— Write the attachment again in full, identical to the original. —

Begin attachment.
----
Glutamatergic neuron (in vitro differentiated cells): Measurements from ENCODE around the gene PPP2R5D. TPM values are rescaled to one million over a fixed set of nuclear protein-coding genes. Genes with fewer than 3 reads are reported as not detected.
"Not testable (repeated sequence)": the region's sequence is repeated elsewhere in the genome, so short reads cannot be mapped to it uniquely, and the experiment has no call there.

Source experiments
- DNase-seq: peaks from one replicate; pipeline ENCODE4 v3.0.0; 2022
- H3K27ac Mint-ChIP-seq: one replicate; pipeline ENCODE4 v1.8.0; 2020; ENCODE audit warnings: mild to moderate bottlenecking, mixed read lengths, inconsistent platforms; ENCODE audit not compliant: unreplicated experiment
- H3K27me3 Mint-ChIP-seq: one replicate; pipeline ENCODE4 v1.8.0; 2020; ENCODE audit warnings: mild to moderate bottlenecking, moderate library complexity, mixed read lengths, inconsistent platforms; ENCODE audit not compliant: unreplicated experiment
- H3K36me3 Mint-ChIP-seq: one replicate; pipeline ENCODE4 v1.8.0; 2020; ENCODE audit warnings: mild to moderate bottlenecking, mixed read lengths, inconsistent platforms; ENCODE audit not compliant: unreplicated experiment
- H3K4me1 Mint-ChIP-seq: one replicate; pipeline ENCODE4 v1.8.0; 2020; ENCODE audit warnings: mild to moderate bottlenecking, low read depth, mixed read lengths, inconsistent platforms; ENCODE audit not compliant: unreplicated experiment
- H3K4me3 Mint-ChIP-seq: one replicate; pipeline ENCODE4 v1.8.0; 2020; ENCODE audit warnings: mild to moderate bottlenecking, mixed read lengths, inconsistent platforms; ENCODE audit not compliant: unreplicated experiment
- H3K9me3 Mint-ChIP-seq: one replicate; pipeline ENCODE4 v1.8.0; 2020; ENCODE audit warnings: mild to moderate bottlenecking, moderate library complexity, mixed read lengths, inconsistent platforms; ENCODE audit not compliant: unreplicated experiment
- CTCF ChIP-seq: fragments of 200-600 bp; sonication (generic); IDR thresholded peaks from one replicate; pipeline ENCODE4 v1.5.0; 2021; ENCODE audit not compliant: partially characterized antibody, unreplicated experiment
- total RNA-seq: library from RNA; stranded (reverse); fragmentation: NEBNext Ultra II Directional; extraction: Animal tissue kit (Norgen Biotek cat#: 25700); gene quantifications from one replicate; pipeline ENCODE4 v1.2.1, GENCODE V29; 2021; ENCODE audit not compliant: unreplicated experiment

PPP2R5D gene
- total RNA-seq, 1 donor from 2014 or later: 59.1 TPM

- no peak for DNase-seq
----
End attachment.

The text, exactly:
Glutamatergic neuron (in vitro differentiated cells): Measurements from ENCODE around the gene PPP2R5D. TPM values are rescaled to one million over a fixed set of nuclear protein-coding genes. Genes with fewer than 3 reads are reported as not detected.
"Not testable (repeated sequence)": the region's sequence is repeated elsewhere in the genome, so short reads cannot be mapped to it uniquely, and the experiment has no call there.

Source experiments
- DNase-seq: peaks from one replicate; pipeline ENCODE4 v3.0.0; 2022
- H3K27ac Mint-ChIP-seq: one replicate; pipeline ENCODE4 v1.8.0; 2020; ENCODE audit warnings: mild to moderate bottlenecking, mixed read lengths, inconsistent platforms; ENCODE audit not compliant: unreplicated experiment
- H3K27me3 Mint-ChIP-seq: one replicate; pipeline ENCODE4 v1.8.0; 2020; ENCODE audit warnings: mild to moderate bottlenecking, moderate library complexity, mixed read lengths, inconsistent platforms; ENCODE audit not compliant: unreplicated experiment
- H3K36me3 Mint-ChIP-seq: one replicate; pipeline ENCODE4 v1.8.0; 2020; ENCODE audit warnings: mild to moderate bottlenecking, mixed read lengths, inconsistent platforms; ENCODE audit not compliant: unreplicated experiment
- H3K4me1 Mint-ChIP-seq: one replicate; pipeline ENCODE4 v1.8.0; 2020; ENCODE audit warnings: mild to moderate bottlenecking, low read depth, mixed read lengths, inconsistent platforms; ENCODE audit not compliant: unreplicated experiment
- H3K4me3 Mint-ChIP-seq: one replicate; pipeline ENCODE4 v1.8.0; 2020; ENCODE audit warnings: mild to moderate bottlenecking, mixed read lengths, inconsistent platforms; ENCODE audit not compliant: unreplicated experiment
- H3K9me3 Mint-ChIP-seq: one replicate; pipeline ENCODE4 v1.8.0; 2020; ENCODE audit warnings: mild to moderate bottlenecking, moderate library complexity, mixed read lengths, inconsistent platforms; ENCODE audit not compliant: unreplicated experiment
- CTCF ChIP-seq: fragments of 200-600 bp; sonication (generic); IDR thresholded peaks from one replicate; pipeline ENCODE4 v1.5.0; 2021; ENCODE audit not compliant: partially characterized antibody, unreplicated experiment
- total RNA-seq: library from RNA; stranded (reverse); fragmentation: NEBNext Ultra II Directional; extraction: Animal tissue kit (Norgen Biotek cat#: 25700); gene quantifications from one replicate; pipeline ENCODE4 v1.2.1, GENCODE V29; 2021; ENCODE audit not compliant: unreplicated experiment

PPP2R5D gene
- total RNA-seq, 1 donor from 2014 or later: 59.1 TPM

- no peak for DNase-seq